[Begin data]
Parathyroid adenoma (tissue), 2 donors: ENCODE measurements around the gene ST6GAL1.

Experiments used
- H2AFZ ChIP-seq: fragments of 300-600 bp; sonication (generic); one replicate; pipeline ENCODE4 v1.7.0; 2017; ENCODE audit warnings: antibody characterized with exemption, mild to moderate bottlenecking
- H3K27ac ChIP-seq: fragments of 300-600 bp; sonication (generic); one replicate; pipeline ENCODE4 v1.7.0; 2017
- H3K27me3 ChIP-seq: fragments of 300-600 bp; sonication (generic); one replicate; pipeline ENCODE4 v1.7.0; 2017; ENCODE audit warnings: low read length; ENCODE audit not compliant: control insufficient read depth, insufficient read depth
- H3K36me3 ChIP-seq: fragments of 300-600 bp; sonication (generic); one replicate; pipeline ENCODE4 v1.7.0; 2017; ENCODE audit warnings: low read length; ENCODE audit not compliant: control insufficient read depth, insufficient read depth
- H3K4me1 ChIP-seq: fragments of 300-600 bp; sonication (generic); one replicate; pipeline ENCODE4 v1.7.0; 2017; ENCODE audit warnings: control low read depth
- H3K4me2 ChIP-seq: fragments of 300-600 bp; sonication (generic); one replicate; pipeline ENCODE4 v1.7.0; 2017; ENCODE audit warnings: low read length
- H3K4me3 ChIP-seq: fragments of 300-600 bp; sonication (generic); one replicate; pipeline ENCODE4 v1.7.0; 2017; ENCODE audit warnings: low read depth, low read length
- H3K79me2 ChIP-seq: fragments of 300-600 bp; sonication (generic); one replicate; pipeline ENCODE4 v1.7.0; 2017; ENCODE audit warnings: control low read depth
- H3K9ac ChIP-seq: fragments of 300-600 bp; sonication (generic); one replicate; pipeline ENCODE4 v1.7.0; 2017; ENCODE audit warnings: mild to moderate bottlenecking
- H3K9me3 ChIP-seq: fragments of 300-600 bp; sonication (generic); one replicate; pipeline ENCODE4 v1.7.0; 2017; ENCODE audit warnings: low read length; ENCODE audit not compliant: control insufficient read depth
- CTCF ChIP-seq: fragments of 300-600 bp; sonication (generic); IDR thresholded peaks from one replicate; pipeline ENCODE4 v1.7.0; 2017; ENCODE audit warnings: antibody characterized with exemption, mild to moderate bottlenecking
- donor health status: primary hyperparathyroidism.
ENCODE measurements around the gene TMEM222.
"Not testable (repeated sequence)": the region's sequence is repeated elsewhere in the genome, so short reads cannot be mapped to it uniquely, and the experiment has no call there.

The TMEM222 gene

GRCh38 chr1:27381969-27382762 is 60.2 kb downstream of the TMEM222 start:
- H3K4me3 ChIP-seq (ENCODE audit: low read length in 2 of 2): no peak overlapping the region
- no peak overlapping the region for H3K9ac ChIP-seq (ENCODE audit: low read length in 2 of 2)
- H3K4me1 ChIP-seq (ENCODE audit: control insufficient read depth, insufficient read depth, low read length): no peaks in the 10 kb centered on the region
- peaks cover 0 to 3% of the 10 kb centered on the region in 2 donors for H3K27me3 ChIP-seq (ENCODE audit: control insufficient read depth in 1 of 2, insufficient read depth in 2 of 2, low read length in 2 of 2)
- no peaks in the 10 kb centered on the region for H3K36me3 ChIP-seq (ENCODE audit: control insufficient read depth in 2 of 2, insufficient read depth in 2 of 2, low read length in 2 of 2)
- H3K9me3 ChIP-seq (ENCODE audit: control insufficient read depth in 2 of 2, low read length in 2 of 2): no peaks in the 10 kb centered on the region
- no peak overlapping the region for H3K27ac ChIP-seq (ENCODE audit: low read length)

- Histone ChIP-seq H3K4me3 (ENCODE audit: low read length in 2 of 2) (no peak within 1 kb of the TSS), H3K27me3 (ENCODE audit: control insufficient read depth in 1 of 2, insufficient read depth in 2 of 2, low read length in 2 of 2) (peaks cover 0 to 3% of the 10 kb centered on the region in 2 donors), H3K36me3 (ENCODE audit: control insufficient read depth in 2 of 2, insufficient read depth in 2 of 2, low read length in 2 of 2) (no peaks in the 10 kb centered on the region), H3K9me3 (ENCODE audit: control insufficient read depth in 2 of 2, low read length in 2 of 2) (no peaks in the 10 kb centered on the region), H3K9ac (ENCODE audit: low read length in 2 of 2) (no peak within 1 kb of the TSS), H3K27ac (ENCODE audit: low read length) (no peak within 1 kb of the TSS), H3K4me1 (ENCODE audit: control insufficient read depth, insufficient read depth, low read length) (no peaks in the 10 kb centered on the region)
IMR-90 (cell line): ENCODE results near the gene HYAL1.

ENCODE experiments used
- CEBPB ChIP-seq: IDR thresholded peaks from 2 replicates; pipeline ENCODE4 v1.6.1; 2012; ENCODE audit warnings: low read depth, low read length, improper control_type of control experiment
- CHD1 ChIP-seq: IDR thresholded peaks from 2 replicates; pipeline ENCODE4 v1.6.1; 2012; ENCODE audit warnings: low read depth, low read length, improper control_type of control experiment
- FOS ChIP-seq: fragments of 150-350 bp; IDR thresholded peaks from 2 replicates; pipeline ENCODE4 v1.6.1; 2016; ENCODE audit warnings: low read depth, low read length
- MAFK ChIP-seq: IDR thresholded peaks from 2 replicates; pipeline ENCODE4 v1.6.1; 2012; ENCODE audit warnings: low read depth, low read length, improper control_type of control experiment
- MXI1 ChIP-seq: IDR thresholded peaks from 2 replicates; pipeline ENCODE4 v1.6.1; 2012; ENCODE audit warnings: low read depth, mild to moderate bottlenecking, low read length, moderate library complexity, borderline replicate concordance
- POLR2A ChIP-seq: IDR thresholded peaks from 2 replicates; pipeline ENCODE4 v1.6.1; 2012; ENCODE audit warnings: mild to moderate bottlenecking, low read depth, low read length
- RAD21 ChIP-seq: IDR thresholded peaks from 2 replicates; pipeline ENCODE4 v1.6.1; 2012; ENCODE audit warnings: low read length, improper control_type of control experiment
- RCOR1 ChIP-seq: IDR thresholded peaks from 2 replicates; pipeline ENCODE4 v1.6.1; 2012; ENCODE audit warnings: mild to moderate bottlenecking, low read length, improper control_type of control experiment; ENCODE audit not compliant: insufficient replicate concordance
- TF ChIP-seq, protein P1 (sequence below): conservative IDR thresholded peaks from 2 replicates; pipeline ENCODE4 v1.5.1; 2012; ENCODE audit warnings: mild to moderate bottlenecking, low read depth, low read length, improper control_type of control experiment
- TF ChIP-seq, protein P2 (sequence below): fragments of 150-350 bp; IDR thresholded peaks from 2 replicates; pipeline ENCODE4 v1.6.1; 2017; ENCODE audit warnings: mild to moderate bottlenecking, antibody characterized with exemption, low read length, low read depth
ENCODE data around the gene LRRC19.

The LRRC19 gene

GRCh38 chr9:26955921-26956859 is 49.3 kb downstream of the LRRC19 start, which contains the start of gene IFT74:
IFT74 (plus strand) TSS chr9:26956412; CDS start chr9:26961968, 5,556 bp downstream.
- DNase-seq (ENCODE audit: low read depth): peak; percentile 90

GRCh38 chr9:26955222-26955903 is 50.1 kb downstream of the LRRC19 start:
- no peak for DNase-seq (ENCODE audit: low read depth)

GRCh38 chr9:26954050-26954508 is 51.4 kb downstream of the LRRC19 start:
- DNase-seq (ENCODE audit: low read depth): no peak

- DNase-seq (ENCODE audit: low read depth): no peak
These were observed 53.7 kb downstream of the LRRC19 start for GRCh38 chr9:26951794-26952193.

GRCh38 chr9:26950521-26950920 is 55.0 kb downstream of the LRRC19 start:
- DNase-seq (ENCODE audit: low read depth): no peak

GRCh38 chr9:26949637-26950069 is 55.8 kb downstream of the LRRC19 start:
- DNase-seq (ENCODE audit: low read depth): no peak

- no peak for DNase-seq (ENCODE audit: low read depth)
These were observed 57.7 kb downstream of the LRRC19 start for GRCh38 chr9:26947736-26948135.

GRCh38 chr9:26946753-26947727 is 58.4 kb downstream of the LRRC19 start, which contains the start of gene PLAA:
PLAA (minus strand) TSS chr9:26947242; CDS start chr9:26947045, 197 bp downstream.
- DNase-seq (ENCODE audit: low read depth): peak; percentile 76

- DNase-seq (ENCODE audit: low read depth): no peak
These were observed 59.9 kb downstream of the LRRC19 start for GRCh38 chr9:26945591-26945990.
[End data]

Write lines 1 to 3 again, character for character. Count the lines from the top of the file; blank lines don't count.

Parathyroid adenoma (tissue), 2 donors: ENCODE measurements around the gene ST6GAL1.

Experiments used
- H2AFZ ChIP-seq: fragments of 300-600 bp; sonication (generic); one replicate; pipeline ENCODE4 v1.7.0; 2017; ENCODE audit warnings: antibody characterized with exemption, mild to moderate bottlenecking